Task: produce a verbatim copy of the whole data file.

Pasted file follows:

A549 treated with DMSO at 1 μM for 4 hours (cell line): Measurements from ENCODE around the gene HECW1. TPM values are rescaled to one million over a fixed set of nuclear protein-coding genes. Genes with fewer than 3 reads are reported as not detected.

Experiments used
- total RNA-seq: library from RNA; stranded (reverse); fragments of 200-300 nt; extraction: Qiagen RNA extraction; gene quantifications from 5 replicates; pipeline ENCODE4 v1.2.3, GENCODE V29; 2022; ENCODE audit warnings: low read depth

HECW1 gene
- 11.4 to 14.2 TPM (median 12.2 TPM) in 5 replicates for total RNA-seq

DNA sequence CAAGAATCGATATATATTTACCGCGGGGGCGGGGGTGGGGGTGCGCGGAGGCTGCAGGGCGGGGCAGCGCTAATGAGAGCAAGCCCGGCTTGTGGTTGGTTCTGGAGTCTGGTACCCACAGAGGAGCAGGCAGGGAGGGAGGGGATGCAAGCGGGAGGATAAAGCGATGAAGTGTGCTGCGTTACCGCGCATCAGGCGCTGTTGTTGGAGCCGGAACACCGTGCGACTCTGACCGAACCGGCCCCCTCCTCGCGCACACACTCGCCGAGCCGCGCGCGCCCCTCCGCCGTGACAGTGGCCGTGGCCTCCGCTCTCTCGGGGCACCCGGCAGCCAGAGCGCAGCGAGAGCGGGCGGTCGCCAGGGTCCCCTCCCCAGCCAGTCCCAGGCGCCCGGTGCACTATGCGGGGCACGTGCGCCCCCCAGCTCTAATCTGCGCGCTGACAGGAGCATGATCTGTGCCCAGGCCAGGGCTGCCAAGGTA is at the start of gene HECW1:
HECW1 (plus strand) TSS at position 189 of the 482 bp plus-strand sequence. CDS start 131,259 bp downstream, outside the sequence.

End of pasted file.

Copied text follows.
A549 treated with DMSO at 1 μM for 4 hours (cell line): Measurements from ENCODE around the gene HECW1. TPM values are rescaled to one million over a fixed set of nuclear protein-coding genes. Genes with fewer than 3 reads are reported as not detected.

Experiments used
- total RNA-seq: library from RNA; stranded (reverse); fragments of 200-300 nt; extraction: Qiagen RNA extraction; gene quantifications from 5 replicates; pipeline ENCODE4 v1.2.3, GENCODE V29; 2022; ENCODE audit warnings: low read depth

HECW1 gene
- 11.4 to 14.2 TPM (median 12.2 TPM) in 5 replicates for total RNA-seq

DNA sequence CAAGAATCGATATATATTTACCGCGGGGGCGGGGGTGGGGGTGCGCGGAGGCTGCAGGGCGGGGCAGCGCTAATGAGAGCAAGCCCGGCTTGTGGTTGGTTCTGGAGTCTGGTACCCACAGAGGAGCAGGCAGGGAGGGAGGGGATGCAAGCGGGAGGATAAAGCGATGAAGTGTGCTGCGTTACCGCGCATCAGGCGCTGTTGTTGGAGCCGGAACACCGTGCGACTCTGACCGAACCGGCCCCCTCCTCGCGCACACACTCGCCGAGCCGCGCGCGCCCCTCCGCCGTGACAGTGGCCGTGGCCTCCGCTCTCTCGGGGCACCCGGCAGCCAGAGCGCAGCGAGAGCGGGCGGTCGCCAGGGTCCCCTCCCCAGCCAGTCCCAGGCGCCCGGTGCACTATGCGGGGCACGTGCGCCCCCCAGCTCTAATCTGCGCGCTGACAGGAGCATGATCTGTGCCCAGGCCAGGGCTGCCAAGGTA is at the start of gene HECW1:
HECW1 (plus strand) TSS at position 189 of the 482 bp plus-strand sequence. CDS start 131,259 bp downstream, outside the sequence.